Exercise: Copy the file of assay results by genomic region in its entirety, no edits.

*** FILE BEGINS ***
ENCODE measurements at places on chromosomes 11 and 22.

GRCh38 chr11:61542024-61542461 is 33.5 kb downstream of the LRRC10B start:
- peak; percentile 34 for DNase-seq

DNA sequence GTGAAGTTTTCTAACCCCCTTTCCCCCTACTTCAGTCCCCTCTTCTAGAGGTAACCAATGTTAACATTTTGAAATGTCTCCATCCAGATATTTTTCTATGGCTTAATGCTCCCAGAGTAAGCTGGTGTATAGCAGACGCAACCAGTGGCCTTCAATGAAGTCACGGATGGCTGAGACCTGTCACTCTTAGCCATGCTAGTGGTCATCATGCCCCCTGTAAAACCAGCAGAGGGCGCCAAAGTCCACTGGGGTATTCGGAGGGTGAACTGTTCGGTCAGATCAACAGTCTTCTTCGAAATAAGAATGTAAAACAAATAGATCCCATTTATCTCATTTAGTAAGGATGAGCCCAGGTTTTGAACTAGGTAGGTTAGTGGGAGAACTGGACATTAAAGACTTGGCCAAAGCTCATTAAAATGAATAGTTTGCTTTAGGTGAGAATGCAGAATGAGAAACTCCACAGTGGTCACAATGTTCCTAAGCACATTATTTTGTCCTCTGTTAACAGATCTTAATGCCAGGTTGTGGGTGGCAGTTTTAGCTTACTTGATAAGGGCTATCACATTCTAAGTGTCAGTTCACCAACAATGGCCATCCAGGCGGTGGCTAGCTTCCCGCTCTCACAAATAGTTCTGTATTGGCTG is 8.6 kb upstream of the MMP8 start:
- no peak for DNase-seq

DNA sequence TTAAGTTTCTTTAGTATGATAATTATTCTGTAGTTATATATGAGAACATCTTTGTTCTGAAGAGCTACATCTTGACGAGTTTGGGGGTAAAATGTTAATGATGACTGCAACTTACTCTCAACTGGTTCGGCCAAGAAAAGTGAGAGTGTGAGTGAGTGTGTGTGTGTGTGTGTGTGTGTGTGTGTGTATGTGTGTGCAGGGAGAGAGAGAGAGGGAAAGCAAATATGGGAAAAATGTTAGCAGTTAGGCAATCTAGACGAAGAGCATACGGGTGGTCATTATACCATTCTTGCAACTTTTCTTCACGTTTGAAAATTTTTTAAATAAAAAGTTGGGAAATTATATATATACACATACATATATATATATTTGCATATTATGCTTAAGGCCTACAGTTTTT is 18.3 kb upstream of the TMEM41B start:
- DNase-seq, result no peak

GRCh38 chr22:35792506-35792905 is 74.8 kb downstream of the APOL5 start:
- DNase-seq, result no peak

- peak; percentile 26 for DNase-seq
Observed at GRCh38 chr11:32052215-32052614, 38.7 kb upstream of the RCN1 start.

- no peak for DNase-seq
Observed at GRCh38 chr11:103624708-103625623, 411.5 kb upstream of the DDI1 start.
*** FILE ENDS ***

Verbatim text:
ENCODE measurements at places on chromosomes 11 and 22.

GRCh38 chr11:61542024-61542461 is 33.5 kb downstream of the LRRC10B start:
- peak; percentile 34 for DNase-seq

DNA sequence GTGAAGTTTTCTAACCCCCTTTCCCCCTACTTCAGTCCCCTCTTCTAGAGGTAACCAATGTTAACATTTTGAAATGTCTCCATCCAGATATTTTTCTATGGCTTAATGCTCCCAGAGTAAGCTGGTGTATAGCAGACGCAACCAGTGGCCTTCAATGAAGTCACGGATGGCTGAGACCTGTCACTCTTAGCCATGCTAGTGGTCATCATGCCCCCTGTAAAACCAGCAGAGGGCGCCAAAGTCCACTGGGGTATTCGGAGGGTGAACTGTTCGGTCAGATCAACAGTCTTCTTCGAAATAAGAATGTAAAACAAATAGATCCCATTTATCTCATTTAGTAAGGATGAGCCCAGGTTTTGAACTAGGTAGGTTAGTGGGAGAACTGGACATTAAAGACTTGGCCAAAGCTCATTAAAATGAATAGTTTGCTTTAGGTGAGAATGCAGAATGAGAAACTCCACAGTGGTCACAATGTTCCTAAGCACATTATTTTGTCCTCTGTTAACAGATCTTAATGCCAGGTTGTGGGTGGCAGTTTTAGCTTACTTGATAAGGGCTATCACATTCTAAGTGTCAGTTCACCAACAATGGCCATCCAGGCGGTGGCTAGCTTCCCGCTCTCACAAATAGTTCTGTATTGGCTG is 8.6 kb upstream of the MMP8 start:
- no peak for DNase-seq

DNA sequence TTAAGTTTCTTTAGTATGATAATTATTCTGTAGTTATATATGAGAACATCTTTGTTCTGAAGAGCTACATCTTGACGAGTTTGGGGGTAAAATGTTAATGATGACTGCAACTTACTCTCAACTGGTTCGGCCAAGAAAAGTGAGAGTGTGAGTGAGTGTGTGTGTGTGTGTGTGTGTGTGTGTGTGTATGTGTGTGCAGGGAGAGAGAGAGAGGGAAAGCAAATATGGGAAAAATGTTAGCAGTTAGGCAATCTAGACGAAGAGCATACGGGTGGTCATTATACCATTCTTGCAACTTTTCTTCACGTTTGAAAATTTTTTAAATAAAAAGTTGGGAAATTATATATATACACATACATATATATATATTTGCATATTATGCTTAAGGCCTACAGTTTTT is 18.3 kb upstream of the TMEM41B start:
- DNase-seq, result no peak

GRCh38 chr22:35792506-35792905 is 74.8 kb downstream of the APOL5 start:
- DNase-seq, result no peak

- peak; percentile 26 for DNase-seq
Observed at GRCh38 chr11:32052215-32052614, 38.7 kb upstream of the RCN1 start.

- no peak for DNase-seq
Observed at GRCh38 chr11:103624708-103625623, 411.5 kb upstream of the DDI1 start.